Goodyear Unveil The Self-Repairing Tyre

Self-Repairing Tread | MAT Foundry Group

Tyres have a limited lifespan. If you’re lucky a good set may span three to four years (or 12,000 – 15,000 miles) before inevitable wear and tear necessitates change. We know, it seems like only yesterday you were in that very position!

Worse still, there’s every chance you’ll suffer a puncture in the interim, bringing about yet further expense.

Yes, replacing wheels is one of driving’s costlier downsides. And let’s face it, there’s a few to choose from.

All of which makes an astonishing announcement from tyre kings Goodyear, all the more intriguing.

With the Geneva Motor Show cancelled due to concerns over Coronavirus, the US multinational opted to livestream a big reveal. Well, a big concept anyway.

And so we were introduced to reCharge, a regenerative tyre. No, really.

This super tyre – and it really would be worthy of the name - will regenerate its own tread, essentially replacing itself from the inside.

The theory has certainly got people talking. Everything from feasibility to affordability has been discussed since the idea was first mooted. So let’s delve deeper into the science, is it possible?

The Process

reCharge will encompass a biodegradable tread, but one capable of regenerating due to the presence of a unique compound. The latter will be made up of a biological material reinforced with fibres similar to spider milk of all things – one of the world’s toughest known materials.

It gets better. All we’ll need do is insert a small capsule containing this magical liquid, into the centre of the wheel itself. It certainly beats a trip to the garage.

But how does it actually work?

As tread deteriorates its hardened outer layer thins out. In this new scenario doing so will allow oxygen air to penetrate its surface, thus coming into contact with the aforementioned liquid compound. The change in pressure will trigger sensors to release its contents; and this is where the magic happens.

Squeezed from a special channel, the liquid will be moulded into shape – replenishing the tyre tread in the process.

Squeezed is an apt description, given the mixture will quite literally be fed through a series of pipes not too dissimilar to a spaghetti spiraliser.

Once it reaches the surface it will dry, cure and set by itself. Bald tyres set for the scrapheap will be both reborn and roadworthy.

eCharge - MAT Foundry Group


But there’s more where that came from. reCharge tyres, Goodyear claim, will be customisable. That is to say they will adjust themselves depending on season and driving patterns.

Using AI they will release compounds appropriate for the driving conditions at that very moment, each from tiny cannisters placed within the wheel hub. They may seek to optimise traction or save on fuel, depending on what data sensors tell it.

We know what you’re thinking, and you’d be right, this could save drivers all manner of pain.

Suddenly they’ll be no need to switch tyres once the clocks go back… or forward. Our recent blog on winter wheels would be quickly forgotten. Moreover, the concept has environmental benefits - retaining the same rubbers means less waste, furthering the appeal.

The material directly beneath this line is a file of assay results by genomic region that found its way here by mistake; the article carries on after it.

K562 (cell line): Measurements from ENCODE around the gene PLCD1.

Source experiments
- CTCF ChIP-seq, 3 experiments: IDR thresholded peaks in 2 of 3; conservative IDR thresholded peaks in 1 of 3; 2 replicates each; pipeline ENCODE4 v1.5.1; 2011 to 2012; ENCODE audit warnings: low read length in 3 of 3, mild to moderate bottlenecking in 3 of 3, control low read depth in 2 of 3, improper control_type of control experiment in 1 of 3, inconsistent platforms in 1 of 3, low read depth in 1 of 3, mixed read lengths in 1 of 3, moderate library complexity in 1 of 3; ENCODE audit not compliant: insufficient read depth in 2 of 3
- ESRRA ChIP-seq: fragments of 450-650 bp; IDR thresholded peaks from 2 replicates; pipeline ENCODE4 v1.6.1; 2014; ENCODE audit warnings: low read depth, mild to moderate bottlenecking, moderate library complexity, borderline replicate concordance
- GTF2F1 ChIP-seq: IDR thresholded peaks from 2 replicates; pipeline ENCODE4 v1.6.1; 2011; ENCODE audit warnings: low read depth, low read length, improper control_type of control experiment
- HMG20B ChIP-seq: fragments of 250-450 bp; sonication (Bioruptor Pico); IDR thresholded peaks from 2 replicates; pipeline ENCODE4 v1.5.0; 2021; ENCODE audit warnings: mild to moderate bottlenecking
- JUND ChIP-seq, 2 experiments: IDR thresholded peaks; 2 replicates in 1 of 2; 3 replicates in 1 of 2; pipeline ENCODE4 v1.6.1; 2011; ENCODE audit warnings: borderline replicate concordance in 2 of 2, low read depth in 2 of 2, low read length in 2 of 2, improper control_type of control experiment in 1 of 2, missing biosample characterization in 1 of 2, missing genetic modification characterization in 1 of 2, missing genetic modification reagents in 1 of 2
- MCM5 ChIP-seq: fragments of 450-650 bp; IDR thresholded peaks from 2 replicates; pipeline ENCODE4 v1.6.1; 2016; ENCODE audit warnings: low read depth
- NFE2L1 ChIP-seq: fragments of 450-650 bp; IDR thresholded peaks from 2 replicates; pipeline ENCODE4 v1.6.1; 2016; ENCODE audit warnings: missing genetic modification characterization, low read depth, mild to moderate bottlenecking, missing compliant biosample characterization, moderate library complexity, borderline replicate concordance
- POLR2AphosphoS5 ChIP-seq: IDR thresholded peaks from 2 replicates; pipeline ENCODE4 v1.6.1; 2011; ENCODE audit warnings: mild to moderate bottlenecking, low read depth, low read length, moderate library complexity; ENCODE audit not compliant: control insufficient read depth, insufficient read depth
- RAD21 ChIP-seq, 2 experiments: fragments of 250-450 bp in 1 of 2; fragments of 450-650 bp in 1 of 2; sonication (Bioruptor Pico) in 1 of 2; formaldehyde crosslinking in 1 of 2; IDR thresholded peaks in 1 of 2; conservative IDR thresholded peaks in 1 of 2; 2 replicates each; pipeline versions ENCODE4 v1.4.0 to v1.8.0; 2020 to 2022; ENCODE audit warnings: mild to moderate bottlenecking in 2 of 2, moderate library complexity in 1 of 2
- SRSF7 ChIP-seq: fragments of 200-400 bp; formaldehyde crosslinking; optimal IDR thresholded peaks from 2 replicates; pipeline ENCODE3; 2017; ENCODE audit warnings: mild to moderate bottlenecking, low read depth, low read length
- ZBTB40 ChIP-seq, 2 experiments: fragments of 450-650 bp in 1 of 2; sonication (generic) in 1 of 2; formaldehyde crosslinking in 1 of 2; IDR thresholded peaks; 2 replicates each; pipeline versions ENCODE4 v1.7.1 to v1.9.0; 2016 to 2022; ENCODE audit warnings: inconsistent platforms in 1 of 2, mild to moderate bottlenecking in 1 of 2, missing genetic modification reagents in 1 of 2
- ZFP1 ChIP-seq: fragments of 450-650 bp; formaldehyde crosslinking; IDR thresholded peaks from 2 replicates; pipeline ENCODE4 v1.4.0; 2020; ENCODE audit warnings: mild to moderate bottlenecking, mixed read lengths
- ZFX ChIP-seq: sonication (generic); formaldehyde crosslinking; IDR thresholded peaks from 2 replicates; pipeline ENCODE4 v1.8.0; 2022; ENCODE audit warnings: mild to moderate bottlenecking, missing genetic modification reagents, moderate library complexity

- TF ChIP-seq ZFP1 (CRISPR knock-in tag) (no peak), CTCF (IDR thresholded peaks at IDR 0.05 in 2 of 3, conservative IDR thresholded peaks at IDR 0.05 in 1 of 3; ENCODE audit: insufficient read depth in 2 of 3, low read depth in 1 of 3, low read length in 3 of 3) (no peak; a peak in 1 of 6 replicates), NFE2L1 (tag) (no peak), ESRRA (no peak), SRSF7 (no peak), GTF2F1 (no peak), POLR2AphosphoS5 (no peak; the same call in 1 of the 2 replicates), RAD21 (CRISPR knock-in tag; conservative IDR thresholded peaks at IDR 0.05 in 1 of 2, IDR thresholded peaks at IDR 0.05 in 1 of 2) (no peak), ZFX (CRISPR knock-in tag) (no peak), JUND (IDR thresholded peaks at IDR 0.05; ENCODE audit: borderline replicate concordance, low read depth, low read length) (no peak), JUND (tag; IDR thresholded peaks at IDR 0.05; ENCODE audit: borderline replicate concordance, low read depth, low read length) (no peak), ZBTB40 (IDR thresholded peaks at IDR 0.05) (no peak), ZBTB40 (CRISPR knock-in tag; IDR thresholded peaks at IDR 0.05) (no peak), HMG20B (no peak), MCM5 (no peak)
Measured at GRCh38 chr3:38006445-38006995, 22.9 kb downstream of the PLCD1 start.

In theory we’ll never need to check tyre pressures again, nor worry about a puncture. Both will be taken care of for us. It’s a dream scenario but is it destined to remain exactly that?


Not necessarily. Though Goodyear have given no guarantees their big idea will advance beyond the animation stage and into production, they have been quick to point out that much of the associated tech already exists.

They’re right to do so. It’s easy to forget prescriptive algorithmic systems currently monitor the remaining lifespan of tyres based on how they’re being driven. This works much the same way as a petrol gauge.

Chief Technical Officer Chris Helsel managed to both dampen and ratchet up expectations following the livestream. In optimistic fashion, he announced the underlying processes and features needed to make reCharge a reality don’t currently exist… but could do within a decade.

It’s not the first time his organisation has sought to blow our minds at this time of year. Indeed the Geneva Motor Show has become a platform for Goodyear to announce weird and wonderful concepts alike.

Back in 2018 we were introduced to tyres made from moss. This frankly bizarre concept proposed wheels with actual living moss growing within their sidewalls. The flowerless plants would absorb and circulate moisture and water picked up from any road surface – up to 26x their own weight in fact.

Photosynthesis for tyres you might say. What next we asked. We got our answer in the form of the Aero Tyre, this fitted with a rotor intended for autonomous cars. Autonomous cars that fly no less.

On reflection it is perhaps easy to understand why some have been so quick to dismiss the regenerative tyre. That said it holds undoubted promise and unchecked potential.

As with any breakthrough of this kind it is unlikely to come cheap if at all. Owners of cars fitted with such advanced wheels will soon learn those magic capsules need topping up. Goodyear are counting on it.

But this is one concept that could save us a great deal of hassle in the long-run, whilst simultaneously making our roads safer and greener. That’s something we can all get behind.


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